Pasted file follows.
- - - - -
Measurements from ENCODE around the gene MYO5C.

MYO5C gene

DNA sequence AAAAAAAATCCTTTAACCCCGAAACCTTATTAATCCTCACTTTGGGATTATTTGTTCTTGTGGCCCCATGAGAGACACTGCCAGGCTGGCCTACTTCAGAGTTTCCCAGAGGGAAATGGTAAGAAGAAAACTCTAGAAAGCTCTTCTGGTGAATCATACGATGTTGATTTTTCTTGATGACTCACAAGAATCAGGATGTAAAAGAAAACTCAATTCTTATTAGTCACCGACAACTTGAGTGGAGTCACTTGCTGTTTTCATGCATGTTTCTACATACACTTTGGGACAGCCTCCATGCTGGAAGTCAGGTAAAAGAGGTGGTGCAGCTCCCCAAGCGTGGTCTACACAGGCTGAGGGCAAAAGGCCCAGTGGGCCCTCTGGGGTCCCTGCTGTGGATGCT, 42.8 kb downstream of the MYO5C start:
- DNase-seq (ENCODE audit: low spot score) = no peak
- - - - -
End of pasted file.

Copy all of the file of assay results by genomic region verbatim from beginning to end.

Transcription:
Measurements from ENCODE around the gene MYO5C.

MYO5C gene

DNA sequence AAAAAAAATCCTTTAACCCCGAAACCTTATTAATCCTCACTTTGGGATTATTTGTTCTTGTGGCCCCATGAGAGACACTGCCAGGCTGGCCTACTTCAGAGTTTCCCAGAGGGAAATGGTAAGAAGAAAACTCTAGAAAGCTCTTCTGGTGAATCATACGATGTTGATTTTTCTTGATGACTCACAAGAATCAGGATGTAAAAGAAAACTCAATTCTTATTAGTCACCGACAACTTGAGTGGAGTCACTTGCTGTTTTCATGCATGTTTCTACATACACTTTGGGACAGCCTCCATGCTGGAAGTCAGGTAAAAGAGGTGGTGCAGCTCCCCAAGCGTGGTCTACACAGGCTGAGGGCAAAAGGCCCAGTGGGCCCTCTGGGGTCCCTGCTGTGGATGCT, 42.8 kb downstream of the MYO5C start:
- DNase-seq (ENCODE audit: low spot score) = no peak